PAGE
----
Cheers

udo's picture
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udo commented Thursday, 26 Jun 2014 at 4:42pm

Gotta like that clip- knobs in suits on a factory roof ,people have left the purpose built viewing platform.... and not a safety rail or hardhat in sight.
Not a real good look for Hilton manufacturing.

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donweather commented Thursday, 26 Jun 2014 at 4:36pm

Southey, certainly appreciate your response mate. I chose Bradford because I knew they'd be around in 7-15 years when things would start to go wrong and hence I can chase them directly for warranty claims rather than having to chase the manufacturers directly. I did sufficient research between half a dozen different solar companies and decided that Bradford provided quality panels and inverters for a reasonable price (ie they weren't the cheapest) and piece of mind they'd be going the distance in the future to chase up warranty claims.

And to be honest, alot of "Solar" companies subbie out their work whereas I questioned Bradford and was told their installs were done by their direct staff/labour. Again I felt more comfortable that Bradford (my installation company) had more control over their direct staff/labour than subbies.

As for the orientation of the panels for maximum efficiency, unfortunately, the roof that I wanted them installed on already had a solar hot water panel and hence we had to work around it and the TV attenna (birds sitting on the antenna then shit all over your panels!!!), hence we have very little roof space on that side of the house left to "optimise" the panel efficiency install.

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donweather commented Thursday, 26 Jun 2014 at 4:41pm

One also has to be careful with the installers, particularly if you have a colourbond/tin roof. The aluminimum panel brackets need to be isolated from the colourbond/tin/steel roof, otherwise dissimilar metals corrosion can occur. Again, Bradford were all over this when I asked them to provide details on their brackets and connections to a colourbond roof.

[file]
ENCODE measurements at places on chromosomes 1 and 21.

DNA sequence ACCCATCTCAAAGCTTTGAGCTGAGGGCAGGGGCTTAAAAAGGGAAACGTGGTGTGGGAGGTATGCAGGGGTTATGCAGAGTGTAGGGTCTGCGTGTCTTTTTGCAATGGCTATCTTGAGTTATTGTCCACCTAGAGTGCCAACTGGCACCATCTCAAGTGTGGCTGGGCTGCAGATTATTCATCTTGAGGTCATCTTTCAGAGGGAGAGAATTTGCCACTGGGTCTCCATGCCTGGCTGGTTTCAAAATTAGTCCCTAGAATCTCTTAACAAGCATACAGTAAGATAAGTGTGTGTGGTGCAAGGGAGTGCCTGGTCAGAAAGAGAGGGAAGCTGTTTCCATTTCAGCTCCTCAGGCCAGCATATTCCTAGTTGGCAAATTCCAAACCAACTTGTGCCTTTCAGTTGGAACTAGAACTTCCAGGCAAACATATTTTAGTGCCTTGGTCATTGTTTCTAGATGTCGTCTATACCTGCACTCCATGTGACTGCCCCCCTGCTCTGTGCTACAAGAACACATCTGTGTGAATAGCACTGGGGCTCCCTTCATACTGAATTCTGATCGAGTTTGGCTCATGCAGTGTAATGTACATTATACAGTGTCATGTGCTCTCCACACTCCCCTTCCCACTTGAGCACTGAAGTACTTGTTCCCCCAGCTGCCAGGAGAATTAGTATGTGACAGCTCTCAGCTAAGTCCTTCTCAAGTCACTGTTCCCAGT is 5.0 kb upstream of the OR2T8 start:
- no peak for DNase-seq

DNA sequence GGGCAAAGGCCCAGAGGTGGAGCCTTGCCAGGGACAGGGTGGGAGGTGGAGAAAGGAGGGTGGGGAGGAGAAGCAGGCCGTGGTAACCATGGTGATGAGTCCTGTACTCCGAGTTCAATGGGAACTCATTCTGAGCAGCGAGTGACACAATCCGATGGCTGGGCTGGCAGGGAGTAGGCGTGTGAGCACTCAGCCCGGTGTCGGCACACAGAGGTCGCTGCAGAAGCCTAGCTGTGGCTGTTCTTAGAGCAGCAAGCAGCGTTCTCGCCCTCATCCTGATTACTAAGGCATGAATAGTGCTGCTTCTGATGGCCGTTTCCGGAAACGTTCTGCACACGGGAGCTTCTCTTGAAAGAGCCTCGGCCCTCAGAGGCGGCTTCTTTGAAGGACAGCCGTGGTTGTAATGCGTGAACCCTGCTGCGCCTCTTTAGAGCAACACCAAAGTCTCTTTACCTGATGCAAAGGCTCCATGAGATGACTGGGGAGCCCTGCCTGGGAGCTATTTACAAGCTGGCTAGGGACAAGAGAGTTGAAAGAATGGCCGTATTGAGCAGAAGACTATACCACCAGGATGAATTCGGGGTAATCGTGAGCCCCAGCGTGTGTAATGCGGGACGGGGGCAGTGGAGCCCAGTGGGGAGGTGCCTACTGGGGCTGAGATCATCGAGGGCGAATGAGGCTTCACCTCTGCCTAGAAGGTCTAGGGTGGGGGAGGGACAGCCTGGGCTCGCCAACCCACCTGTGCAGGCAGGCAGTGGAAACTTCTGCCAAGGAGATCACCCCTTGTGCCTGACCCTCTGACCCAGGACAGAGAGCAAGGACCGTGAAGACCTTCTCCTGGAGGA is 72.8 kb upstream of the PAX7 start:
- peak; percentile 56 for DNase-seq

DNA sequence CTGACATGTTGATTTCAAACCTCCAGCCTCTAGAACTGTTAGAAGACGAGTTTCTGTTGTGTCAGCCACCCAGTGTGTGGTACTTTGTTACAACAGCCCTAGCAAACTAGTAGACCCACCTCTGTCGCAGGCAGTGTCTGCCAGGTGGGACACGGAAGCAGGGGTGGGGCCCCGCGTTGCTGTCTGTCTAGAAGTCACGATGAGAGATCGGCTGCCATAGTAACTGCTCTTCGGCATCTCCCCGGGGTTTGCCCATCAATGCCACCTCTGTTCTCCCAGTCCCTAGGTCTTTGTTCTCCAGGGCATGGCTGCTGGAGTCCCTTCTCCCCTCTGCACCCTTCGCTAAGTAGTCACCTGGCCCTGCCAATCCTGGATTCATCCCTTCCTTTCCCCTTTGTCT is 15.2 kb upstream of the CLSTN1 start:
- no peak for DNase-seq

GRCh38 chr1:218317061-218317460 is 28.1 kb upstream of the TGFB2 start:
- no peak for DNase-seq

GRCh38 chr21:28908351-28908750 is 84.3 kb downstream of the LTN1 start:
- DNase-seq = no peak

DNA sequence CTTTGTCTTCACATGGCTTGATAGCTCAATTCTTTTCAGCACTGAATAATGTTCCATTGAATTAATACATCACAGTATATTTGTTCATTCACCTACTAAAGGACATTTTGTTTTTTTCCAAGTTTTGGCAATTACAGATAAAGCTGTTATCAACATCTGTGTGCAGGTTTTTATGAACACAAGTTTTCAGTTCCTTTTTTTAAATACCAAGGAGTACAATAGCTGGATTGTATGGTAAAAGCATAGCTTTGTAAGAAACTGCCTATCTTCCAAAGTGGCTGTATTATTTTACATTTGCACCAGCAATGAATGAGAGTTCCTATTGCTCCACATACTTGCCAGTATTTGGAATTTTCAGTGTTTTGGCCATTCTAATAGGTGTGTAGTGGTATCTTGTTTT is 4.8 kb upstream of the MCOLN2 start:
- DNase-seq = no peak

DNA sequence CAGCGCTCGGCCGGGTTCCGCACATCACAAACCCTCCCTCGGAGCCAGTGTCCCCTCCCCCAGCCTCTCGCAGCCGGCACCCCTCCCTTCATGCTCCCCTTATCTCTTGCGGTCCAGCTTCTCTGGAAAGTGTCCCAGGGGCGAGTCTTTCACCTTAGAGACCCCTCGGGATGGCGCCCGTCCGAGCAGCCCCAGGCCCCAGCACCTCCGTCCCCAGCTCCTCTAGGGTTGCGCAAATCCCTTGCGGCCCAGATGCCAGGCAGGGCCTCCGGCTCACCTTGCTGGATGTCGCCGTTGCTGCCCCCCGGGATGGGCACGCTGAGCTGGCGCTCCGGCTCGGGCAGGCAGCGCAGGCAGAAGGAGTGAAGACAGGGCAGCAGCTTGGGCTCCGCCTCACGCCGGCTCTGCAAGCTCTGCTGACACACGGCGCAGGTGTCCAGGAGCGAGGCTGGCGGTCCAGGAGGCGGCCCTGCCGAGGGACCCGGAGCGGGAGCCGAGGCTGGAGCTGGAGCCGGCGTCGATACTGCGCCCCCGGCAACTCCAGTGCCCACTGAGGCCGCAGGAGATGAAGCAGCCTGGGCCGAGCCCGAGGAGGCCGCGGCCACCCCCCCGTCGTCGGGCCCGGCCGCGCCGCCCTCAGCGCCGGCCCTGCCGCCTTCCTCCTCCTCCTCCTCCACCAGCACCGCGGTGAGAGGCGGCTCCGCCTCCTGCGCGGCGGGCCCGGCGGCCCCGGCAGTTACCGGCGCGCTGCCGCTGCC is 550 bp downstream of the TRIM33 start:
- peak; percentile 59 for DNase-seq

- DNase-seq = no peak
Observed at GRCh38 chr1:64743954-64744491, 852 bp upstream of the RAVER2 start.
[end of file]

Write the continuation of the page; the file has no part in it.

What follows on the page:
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wellymon commented Thursday, 26 Jun 2014 at 4:45pm

udo wrote: Gotta like that clip- knobs in suits on a factory roof ,people have left the purpose built viewing platform.... and not a safety rail or hardhat in sight.
Not a real good look for Hilton manufacturing.

True udo;)

Our brains are too small at the moment to comprehend the reality of what's happening in our forests . We're only just waking up so to speak . The big problem is we think we know everything, we are specks of dust on a timeline and we know nothing .

udo's picture
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udo commented Thursday, 26 Jun 2014 at 4:46pm

isolate the ali from the roofing iron, doesn't dripping water from ali to iron roof still have a dissimilar metals effect ?

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donweather commented Thursday, 26 Jun 2014 at 5:17pm

udo wrote: isolate the ali from the roofing iron, doesn't dripping water from ali to iron roof still have a dissimilar metals effect ?

I highly doubt it to any great extent otherwise alot of structures around the place would be well and truly fecked!!! The water acts as an electrolyte passing between the two dissimilar metals, but only when the two dissimilar metals are in contact. But I'm not metalurgist!!!
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southey commented Thursday, 26 Jun 2014 at 5:16pm